Is Gambling the Economic Prescription We've Been Looking For?

The reigning American casino havens, Las Vegas and Atlantic City, are feeling the pinch in this frosty economic climate. So why does the rest of the normal world want to legalize gambling?

Generally, American states are allowed to set their own gambling policies and the boost to state coffers gambling provides is not lost on legislators. Delaware and Pennsylvania are waging a small war over the market for slot machines; Delaware had them first but saw their popularity wane when Pennsylvania opened parlors in 2006. Montana is one of the rare states that allows betting on sports. Oregon did as well until they ended their $25 million sports lottery program in 2007 amid threats from the NBA and NCAA.

Getting wind of the $1.1 billion Pennsylvania’s seven casinos generated between January 1 and March 15 of this year, Ohio is weighing a casino ballot proposal. But the big news is the federal lawsuit filed against the Justice Department to overturn the national ban on sports betting. Filed in Newark, the suit lists U.S. Attorney General Eric Holder among the defendants and maintains that the 1992 Professional and Amateur Sports Protection Act is unconstitutional because it allows special privileges to the four states--Nevada, Delaware, Montana, and Oregon--that allow sports betting.

Plaintiff and New Jersey State Senator Ray Lesniak claims the law deprives his state of $100 million in annual tax revenue. Not surprisingly, a number of high-ranking legislators, including Governors Jon Corzine of New Jersey and Ed Rendell of Pennsylvania, are exploring taxes on everything from sports betting to video poker. And regulating industries as contentious as gambling often require much more than luck.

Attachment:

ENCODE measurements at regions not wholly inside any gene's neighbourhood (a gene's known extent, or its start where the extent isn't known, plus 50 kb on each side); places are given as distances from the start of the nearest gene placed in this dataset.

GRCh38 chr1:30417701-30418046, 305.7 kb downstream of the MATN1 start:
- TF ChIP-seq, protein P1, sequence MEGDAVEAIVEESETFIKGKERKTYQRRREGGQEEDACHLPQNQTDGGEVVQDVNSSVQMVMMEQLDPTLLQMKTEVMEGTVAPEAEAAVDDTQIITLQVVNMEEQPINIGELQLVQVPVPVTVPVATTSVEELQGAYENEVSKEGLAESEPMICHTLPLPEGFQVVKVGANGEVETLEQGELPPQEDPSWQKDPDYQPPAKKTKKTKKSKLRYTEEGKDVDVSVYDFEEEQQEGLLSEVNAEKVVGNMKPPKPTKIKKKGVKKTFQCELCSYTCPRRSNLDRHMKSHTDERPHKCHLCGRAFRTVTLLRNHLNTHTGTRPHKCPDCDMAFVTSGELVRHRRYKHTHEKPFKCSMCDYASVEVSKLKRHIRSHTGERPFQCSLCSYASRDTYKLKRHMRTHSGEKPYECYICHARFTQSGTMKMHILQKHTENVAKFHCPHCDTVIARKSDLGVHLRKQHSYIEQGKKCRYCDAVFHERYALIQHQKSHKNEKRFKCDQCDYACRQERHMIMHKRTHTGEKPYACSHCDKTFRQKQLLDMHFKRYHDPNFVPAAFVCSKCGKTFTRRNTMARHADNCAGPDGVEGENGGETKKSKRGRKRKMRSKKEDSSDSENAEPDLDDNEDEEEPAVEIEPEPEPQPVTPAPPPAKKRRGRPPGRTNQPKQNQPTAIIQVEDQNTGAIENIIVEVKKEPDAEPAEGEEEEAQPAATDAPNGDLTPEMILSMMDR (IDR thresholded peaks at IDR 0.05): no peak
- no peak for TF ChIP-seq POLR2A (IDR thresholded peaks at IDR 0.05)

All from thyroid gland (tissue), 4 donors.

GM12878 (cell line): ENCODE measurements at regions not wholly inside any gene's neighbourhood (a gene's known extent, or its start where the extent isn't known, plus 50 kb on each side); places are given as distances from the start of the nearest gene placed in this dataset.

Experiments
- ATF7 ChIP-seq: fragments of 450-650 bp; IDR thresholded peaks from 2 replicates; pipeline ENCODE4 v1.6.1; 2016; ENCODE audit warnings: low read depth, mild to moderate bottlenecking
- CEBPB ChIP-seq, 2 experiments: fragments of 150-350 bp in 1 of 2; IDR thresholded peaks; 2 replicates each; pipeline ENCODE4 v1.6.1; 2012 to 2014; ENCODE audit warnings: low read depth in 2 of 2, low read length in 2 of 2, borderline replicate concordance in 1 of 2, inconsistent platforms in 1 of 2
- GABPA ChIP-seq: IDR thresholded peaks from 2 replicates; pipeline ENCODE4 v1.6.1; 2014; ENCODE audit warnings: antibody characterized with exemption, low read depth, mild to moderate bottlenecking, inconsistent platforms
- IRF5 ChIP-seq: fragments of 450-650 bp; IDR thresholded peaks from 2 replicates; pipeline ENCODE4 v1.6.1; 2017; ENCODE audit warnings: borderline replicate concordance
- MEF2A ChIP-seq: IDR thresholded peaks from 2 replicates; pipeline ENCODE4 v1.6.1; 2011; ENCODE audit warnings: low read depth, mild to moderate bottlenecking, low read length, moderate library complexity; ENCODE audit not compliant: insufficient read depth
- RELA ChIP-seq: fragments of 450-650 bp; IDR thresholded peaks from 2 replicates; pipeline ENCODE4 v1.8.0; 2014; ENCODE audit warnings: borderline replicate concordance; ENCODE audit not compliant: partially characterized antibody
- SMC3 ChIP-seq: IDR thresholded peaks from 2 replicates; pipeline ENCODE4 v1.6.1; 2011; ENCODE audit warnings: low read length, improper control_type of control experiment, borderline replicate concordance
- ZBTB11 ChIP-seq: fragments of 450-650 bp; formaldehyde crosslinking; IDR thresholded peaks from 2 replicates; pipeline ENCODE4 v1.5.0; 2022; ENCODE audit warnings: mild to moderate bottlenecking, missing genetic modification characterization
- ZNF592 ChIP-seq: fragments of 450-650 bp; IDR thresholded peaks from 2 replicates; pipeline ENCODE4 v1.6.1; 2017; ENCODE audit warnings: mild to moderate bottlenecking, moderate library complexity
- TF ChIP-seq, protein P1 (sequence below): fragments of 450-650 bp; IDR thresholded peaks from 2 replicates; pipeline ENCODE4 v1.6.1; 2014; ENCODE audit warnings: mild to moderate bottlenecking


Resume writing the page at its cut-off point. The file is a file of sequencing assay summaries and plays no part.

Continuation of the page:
Russia sends its first android to space

The Russian-built FEDOR was launched on a mission to help ISS astronauts.

Photos by TASS\TASS via Getty Images
Technology & Innovation
  • Russia launched a spacecraft carrying FEDOR, a humanoid robot.
  • Its mission is to help astronauts aboard the International Space Station.
  • Such androids can eventually help with dangerous missions likes spacewalks.
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Why Secular Humanism can do what Atheism can't.

Atheism doesn't offer much beyond non-belief, can Secular Humanism fill the gaps?

Photo by mauro mora on Unsplash
Culture & Religion
  • Atheism is increasingly popular, but the lack of an organized community around it can be problematic.
  • The decline in social capital once offered by religion can cause severe problems.
  • Secular Humanism can offer both community and meaning, but it has also attracted controversy.
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this incredibly rich machinery – with Antonio Damasio

Picking up where we left off a year ago, a conversation about the homeostatic imperative as it plays out in everything from bacteria to pharmaceutical companies—and how the marvelous apparatus of the human mind also gets us into all kinds of trouble.

Think Again Podcasts
  • "Prior to nervous systems: no mind, no consciousness, no intention in the full sense of the term. After nervous systems, gradually we ascend to this possibility of having to this possibility of having minds, having consciousness, and having reasoning that allows us to arrive at some of these very interesting decisions."
  • "We are fragile culturally and socially…but life is fragile to begin with. All that it takes is a little bit of bad luck in the management of those supports, and you're cooked…you can actually be cooked—with global warming!"

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